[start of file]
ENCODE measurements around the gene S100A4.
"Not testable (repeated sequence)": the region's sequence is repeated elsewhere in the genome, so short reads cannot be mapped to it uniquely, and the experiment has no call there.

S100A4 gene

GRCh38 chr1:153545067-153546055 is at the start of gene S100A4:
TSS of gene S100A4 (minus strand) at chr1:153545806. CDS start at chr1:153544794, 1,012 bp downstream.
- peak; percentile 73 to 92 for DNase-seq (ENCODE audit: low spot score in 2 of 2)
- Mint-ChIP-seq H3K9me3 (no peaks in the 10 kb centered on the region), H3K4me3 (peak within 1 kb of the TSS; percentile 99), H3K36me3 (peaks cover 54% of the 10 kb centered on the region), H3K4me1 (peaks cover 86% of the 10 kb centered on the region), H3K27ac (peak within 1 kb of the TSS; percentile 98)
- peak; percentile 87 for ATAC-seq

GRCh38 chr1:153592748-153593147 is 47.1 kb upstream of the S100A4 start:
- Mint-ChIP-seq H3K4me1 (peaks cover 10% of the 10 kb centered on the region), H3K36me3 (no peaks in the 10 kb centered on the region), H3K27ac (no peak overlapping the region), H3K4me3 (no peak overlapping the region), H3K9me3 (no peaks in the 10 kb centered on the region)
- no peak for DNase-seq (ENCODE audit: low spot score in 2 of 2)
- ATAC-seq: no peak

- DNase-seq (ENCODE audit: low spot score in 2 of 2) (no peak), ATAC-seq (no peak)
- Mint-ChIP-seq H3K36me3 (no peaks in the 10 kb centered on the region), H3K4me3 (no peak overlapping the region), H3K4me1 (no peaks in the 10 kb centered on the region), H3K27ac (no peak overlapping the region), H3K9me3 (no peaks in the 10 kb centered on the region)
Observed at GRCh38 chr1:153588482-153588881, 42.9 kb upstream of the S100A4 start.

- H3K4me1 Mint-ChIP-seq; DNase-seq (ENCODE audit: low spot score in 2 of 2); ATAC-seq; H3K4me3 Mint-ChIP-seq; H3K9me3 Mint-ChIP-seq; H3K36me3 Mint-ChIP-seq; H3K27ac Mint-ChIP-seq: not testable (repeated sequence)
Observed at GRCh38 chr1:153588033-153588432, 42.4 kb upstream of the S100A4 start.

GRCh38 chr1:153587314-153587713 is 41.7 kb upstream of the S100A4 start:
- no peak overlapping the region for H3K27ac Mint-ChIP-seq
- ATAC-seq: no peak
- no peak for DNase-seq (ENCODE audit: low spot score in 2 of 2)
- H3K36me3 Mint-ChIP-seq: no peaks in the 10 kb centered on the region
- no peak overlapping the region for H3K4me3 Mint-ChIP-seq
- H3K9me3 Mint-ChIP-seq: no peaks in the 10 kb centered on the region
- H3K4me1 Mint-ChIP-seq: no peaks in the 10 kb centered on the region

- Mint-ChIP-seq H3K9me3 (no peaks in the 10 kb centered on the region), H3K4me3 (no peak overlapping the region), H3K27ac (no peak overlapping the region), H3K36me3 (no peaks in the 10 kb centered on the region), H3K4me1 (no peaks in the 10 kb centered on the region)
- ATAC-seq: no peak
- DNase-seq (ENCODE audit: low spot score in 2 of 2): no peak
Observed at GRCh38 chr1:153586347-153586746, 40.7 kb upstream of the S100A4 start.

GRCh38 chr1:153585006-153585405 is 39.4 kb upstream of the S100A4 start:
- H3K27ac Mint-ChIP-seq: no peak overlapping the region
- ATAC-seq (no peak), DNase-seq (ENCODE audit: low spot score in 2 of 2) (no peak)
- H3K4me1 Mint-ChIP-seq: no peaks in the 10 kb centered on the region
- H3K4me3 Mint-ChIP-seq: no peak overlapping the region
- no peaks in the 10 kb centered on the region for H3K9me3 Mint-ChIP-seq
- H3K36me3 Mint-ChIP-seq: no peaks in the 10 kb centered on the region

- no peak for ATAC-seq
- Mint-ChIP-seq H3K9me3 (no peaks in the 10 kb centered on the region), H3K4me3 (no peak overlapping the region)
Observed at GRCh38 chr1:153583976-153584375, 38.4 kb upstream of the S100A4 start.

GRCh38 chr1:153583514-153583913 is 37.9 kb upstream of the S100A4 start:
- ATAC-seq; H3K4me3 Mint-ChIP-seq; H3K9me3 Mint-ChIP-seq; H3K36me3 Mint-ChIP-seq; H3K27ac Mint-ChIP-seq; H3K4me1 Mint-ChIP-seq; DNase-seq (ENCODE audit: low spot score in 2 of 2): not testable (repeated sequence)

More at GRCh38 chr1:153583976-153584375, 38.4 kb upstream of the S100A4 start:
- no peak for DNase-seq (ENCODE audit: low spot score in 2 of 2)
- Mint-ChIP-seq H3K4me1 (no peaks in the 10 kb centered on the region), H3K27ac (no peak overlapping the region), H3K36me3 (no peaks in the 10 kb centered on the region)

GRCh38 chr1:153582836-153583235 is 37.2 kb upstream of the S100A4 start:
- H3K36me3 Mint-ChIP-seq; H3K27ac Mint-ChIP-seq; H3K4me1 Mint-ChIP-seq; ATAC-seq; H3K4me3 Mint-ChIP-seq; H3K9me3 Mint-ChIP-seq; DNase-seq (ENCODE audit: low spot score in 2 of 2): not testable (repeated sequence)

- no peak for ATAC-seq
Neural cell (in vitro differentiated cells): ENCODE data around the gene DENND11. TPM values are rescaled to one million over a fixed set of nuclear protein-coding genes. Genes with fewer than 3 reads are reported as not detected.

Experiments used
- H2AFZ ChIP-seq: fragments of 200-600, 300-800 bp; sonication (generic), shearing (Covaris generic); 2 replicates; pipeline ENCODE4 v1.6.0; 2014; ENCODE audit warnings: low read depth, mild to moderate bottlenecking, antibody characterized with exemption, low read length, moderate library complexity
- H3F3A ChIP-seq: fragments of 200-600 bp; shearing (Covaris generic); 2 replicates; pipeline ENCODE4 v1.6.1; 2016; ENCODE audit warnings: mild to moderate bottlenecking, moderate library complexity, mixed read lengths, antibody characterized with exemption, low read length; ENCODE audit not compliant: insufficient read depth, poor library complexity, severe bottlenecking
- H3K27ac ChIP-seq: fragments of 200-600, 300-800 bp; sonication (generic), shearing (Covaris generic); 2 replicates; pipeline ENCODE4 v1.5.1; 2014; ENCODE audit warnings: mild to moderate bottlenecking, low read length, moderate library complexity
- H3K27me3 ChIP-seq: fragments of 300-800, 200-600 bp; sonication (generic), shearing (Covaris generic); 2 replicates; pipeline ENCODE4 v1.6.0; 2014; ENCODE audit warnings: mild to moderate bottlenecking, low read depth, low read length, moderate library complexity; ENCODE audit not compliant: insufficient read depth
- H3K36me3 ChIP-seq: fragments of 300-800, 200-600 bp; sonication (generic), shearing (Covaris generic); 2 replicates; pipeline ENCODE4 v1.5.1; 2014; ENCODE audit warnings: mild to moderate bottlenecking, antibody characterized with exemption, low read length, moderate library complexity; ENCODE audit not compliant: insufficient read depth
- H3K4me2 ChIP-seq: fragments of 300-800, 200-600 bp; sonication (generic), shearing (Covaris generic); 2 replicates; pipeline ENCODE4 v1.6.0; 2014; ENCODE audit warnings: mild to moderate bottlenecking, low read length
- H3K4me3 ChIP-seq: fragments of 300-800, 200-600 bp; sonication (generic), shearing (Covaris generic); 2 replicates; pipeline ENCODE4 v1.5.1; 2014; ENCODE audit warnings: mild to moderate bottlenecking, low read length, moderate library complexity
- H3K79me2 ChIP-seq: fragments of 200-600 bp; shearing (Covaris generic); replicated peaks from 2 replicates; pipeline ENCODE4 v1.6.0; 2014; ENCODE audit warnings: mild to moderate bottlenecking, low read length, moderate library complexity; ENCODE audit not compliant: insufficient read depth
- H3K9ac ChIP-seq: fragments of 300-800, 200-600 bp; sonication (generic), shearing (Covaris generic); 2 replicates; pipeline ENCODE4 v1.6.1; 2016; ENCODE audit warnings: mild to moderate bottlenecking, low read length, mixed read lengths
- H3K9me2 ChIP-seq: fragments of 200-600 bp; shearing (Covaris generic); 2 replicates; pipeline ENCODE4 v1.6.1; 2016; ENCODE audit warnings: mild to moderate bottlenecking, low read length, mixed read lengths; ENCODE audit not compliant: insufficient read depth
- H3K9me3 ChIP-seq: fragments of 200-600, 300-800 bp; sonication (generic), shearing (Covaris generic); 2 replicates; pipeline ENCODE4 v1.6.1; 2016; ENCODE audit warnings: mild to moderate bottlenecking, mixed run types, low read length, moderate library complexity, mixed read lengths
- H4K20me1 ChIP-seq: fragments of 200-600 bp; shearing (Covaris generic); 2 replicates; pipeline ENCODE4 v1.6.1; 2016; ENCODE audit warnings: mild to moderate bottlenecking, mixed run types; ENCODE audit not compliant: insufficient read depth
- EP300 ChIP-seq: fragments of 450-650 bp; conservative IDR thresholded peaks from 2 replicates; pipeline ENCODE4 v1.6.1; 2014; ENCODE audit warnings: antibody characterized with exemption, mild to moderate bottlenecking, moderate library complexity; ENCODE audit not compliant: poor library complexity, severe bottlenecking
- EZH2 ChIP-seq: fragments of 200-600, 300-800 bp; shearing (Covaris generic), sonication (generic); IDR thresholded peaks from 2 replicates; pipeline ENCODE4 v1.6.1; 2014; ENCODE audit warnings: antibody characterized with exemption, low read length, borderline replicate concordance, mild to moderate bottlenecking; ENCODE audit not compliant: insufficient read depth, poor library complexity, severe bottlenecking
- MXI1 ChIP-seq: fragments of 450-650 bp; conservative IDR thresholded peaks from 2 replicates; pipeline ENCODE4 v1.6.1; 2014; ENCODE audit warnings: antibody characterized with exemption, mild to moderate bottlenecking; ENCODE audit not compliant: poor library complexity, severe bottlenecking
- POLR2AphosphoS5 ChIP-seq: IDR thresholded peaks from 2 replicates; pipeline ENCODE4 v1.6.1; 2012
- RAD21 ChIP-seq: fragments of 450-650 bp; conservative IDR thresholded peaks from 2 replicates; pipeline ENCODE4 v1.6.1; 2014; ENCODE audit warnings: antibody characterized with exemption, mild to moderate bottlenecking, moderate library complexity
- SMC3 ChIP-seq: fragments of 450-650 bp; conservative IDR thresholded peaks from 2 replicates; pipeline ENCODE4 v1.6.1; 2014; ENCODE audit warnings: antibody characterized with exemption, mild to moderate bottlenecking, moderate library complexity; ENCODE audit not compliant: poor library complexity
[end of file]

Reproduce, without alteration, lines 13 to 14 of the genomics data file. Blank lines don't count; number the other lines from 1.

- DNase-seq (ENCODE audit: low spot score in 2 of 2) (no peak), ATAC-seq (no peak)
- Mint-ChIP-seq H3K36me3 (no peaks in the 10 kb centered on the region), H3K4me3 (no peak overlapping the region), H3K4me1 (no peaks in the 10 kb centered on the region), H3K27ac (no peak overlapping the region), H3K9me3 (no peaks in the 10 kb centered on the region)